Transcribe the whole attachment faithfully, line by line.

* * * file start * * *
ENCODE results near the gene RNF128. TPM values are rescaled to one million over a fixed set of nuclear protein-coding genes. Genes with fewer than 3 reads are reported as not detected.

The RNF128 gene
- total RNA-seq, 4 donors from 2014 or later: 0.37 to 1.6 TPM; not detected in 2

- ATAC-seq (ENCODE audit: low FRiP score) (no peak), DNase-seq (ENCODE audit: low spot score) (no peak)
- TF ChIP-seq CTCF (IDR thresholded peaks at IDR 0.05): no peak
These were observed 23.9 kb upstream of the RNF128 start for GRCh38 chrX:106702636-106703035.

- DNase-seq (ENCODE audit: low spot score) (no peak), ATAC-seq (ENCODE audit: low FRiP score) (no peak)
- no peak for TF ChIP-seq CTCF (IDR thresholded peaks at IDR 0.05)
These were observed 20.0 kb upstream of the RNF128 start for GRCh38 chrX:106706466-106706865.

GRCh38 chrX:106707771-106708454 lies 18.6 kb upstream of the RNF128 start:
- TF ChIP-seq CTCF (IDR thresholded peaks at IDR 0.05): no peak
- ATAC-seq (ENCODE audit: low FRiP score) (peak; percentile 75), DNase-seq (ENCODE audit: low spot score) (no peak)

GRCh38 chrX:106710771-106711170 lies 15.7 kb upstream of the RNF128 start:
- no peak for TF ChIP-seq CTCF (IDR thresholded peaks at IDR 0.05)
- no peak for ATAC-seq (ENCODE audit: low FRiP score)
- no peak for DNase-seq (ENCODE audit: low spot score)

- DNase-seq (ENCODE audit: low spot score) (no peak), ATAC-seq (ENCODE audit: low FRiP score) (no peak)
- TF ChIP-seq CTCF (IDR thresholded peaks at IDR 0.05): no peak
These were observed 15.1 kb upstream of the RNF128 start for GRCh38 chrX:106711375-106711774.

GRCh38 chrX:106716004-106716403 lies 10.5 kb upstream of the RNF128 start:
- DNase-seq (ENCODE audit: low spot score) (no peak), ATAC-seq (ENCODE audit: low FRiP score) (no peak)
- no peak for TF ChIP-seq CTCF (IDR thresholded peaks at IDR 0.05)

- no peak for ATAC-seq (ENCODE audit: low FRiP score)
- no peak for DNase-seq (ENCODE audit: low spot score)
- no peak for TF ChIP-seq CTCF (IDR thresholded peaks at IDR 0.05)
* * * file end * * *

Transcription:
ENCODE results near the gene RNF128. TPM values are rescaled to one million over a fixed set of nuclear protein-coding genes. Genes with fewer than 3 reads are reported as not detected.

The RNF128 gene
- total RNA-seq, 4 donors from 2014 or later: 0.37 to 1.6 TPM; not detected in 2

- ATAC-seq (ENCODE audit: low FRiP score) (no peak), DNase-seq (ENCODE audit: low spot score) (no peak)
- TF ChIP-seq CTCF (IDR thresholded peaks at IDR 0.05): no peak
These were observed 23.9 kb upstream of the RNF128 start for GRCh38 chrX:106702636-106703035.

- DNase-seq (ENCODE audit: low spot score) (no peak), ATAC-seq (ENCODE audit: low FRiP score) (no peak)
- no peak for TF ChIP-seq CTCF (IDR thresholded peaks at IDR 0.05)
These were observed 20.0 kb upstream of the RNF128 start for GRCh38 chrX:106706466-106706865.

GRCh38 chrX:106707771-106708454 lies 18.6 kb upstream of the RNF128 start:
- TF ChIP-seq CTCF (IDR thresholded peaks at IDR 0.05): no peak
- ATAC-seq (ENCODE audit: low FRiP score) (peak; percentile 75), DNase-seq (ENCODE audit: low spot score) (no peak)

GRCh38 chrX:106710771-106711170 lies 15.7 kb upstream of the RNF128 start:
- no peak for TF ChIP-seq CTCF (IDR thresholded peaks at IDR 0.05)
- no peak for ATAC-seq (ENCODE audit: low FRiP score)
- no peak for DNase-seq (ENCODE audit: low spot score)

- DNase-seq (ENCODE audit: low spot score) (no peak), ATAC-seq (ENCODE audit: low FRiP score) (no peak)
- TF ChIP-seq CTCF (IDR thresholded peaks at IDR 0.05): no peak
These were observed 15.1 kb upstream of the RNF128 start for GRCh38 chrX:106711375-106711774.

GRCh38 chrX:106716004-106716403 lies 10.5 kb upstream of the RNF128 start:
- DNase-seq (ENCODE audit: low spot score) (no peak), ATAC-seq (ENCODE audit: low FRiP score) (no peak)
- no peak for TF ChIP-seq CTCF (IDR thresholded peaks at IDR 0.05)

- no peak for ATAC-seq (ENCODE audit: low FRiP score)
- no peak for DNase-seq (ENCODE audit: low spot score)
- no peak for TF ChIP-seq CTCF (IDR thresholded peaks at IDR 0.05)